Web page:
No civilised person is supposed to make bonfires of books. ‘Wherever they burn books they will also, in the end, burn human beings,’ wrote the German poet Heinrich Heine in the century before Nazism. Burning books is a sacrilegious act, and the taboo against it particularly binds writers. So what was I doing in a Somerset field lighting a match under the 32 volumes of the Encyclopædia Britannica?
In my defence, this was more of a cremation than a burning at the stake. The books were already dead, terminally rotted after years of neglect. If I had committed a crime, it was to let them get into this sorry state, not finally to put them out of their misery.
It was a long, slow ignominious end for what was once a proud, admired collection. I don’t think anyone with a regard for learning could watch them burn without being deeply pained; and being responsible for their demise piled guilt on top of the anguish. But like any funeral, this blaze was essentially about showing respect. Rather than just tossing the encyclopædias away, I wanted to take the chance to reflect on what such books have meant to their owners, and how that has changed over time. And the more I thought about it, the more ambiguous the picture became.
The most obvious insult of the burning was to all the parents who, like mine, sacrificed so much for the benefit of their children’s education. In the pre-digital world, the Encyclopædia Britannica was a very expensive investment, one that few working and lower-middle class families could afford to buy outright. In the days before easy credit, most bought theirs from door-to-door salesmen on the ‘never-never’: hire purchase payments spread weekly or monthly over years. This wasn’t done lightly. Hire purchase was usually reserved for large household expenses such as a three-piece furniture suite or fitted carpets. Spending that amount on books was a serious commitment that would have diverted resources from other desirable goods.
‘Which is more important to your child … The size of his home or the size of his mind?’
So what made parents do it? To believe that encyclopædias took pride of place in living rooms because they were valued symbols of moral self-improvement and pure learning would be hopelessly romantic. Most families who signed up to the ‘book a month payment plan’ were really buying a promise of a better life for their children, one that the advertising for the encyclopædias relentlessly reiterated. For years, this was captured in the simple three-word slogan that gave its name to a free no-obligation brochure: ‘The Britannica Advantage’.
What this advantage added up to was clear in Britannica’s newspaper and magazine advertisements. One from 1983 reads: ‘It’s no secret that your child’s success in life depends largely on the grades they get in school. That’s why you should give your child as many tools for success as possible. Especially a fine encyclopædia.’ Television advertisements peddled the same line. One from the mid-1980s shows a doughty schoolboy trudging through the rain in a yellow mac. ‘How far do your kids have to go when they need information in a hurry?’ asks the narrator. ‘I’d better get to the library before it closes!’ says the despairing kid. The voice-over continues: ‘If only he had the new Encyclopædia Britannica at home!’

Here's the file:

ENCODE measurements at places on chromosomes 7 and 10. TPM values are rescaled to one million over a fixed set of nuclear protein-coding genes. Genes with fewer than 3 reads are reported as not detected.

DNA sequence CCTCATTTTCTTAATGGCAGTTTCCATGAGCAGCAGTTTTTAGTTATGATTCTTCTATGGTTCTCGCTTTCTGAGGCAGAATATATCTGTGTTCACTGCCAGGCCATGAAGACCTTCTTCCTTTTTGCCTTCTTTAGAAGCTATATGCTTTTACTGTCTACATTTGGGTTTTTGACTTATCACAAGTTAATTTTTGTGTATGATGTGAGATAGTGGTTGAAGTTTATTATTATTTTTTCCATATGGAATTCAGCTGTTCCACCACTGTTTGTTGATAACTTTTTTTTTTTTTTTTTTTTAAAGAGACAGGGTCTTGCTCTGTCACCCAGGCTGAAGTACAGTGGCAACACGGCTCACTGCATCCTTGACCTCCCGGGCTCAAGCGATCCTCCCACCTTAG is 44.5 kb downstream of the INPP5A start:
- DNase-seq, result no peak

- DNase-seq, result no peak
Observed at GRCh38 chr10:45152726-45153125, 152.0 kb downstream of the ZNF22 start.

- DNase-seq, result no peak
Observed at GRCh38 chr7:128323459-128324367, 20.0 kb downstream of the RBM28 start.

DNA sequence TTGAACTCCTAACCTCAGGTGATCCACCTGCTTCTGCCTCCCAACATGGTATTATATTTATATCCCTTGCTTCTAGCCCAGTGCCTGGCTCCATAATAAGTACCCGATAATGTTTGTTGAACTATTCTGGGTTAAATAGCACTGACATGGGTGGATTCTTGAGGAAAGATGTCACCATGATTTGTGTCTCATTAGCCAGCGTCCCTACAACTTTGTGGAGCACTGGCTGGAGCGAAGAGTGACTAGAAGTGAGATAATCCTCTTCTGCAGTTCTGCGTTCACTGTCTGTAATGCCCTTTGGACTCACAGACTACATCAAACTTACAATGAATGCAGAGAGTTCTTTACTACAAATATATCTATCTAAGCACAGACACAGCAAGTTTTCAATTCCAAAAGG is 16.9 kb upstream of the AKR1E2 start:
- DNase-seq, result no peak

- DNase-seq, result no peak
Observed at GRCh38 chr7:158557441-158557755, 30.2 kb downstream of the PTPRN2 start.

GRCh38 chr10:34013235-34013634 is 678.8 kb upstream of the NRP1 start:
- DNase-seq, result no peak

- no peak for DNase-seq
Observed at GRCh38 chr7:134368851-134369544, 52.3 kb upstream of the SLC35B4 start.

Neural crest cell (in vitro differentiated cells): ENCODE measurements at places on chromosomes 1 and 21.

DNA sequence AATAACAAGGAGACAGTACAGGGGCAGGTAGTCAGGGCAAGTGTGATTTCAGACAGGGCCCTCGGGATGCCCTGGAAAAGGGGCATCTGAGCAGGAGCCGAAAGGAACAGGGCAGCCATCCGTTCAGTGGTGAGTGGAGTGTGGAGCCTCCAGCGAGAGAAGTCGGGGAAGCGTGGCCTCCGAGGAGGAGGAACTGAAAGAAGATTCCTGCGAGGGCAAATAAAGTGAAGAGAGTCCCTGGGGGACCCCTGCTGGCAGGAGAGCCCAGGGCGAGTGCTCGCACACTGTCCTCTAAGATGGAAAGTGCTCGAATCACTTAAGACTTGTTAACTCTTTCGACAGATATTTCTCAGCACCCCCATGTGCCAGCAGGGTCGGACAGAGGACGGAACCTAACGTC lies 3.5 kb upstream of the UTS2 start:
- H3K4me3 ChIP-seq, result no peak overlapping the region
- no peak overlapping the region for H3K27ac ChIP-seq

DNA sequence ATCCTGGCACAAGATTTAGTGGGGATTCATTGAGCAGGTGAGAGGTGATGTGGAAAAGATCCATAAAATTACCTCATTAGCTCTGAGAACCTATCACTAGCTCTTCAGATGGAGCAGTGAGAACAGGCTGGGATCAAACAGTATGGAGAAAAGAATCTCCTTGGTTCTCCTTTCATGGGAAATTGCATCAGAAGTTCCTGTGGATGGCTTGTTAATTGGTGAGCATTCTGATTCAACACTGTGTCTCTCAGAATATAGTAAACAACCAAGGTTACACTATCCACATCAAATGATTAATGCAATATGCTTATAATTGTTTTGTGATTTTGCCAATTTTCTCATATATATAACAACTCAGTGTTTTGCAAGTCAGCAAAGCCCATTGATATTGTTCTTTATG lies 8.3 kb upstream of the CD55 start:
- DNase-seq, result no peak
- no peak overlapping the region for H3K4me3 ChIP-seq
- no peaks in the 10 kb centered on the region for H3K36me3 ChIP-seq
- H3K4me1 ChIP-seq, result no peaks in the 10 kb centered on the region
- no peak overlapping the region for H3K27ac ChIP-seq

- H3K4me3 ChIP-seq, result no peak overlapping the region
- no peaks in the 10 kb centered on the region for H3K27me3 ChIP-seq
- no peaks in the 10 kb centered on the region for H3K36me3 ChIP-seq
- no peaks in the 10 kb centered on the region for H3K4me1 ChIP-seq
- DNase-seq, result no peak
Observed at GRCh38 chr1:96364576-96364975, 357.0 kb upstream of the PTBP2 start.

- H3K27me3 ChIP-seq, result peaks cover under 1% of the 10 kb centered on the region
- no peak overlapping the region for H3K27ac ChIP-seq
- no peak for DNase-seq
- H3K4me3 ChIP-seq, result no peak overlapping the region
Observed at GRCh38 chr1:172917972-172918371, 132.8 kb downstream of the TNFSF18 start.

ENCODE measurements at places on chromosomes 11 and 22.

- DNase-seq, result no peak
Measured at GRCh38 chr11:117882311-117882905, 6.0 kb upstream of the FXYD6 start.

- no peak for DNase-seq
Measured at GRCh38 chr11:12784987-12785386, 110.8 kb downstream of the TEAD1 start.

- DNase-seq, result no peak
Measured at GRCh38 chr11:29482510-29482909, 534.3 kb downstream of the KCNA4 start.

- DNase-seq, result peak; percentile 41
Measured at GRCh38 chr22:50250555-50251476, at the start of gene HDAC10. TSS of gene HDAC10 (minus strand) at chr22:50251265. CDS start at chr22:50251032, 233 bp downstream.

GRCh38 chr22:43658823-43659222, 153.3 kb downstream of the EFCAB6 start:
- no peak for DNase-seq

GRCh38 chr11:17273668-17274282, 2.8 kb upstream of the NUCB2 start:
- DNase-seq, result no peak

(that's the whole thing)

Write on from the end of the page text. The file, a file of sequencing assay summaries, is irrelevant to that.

No wonder so many parents dutifully cut out their brochure request forms along the dotted lines. How could they deny their children the Britannica Advantage? The message was irresistible. In one way, its power was testament to the noble aspiration many working-class families had for a better life for their kids. But in others, it was a now all-too-familiar example of the consumer culture selling unrealistic dreams for too much cash. A child’s success does depend on school grades, but these depend more on the social background and the culture of the home than any purchased learning aids. A set of encyclopædias that remains an item of furniture is not enough to give a child an edge; nor is it necessary if the household is one in which learning, inquiry and debate are all part of daily life.
The sad truth is that most families who stretched their finances to the limit for the sake of a set of encyclopædias would have been better off spending half that money or less on books with beginnings, middles and ends that children might actually read. In many homes, by sheer weight and volume, encyclopædia sets often added up to more than all the other books in the house put together. While they were the most admired volumes on the shelf, they were also the least read. Sure, every now and again someone would say: ‘Look it up in the encyclopædia,’ or you’d go searching for a fact that was eluding you. More often than not, however, you wouldn’t find it. I’m sure I wasn’t the only one who didn’t even really understand the difference and relationship between the 17-volume macropædia and the 12-volume micropædia; or the two-volume index and the one-volume propædia. Trying to find anything in there made me feel like the baffled child who asks how to spell a word and is told to look it up in the dictionary; how can you find the word if you can’t spell it in the first place? No wonder only a tiny fraction of the 44 million words in the Encyclopædia Britannica were ever read, and most of the 30,000-odd pages were never even opened. The volumes gathered dust because we literally didn’t know how to use them.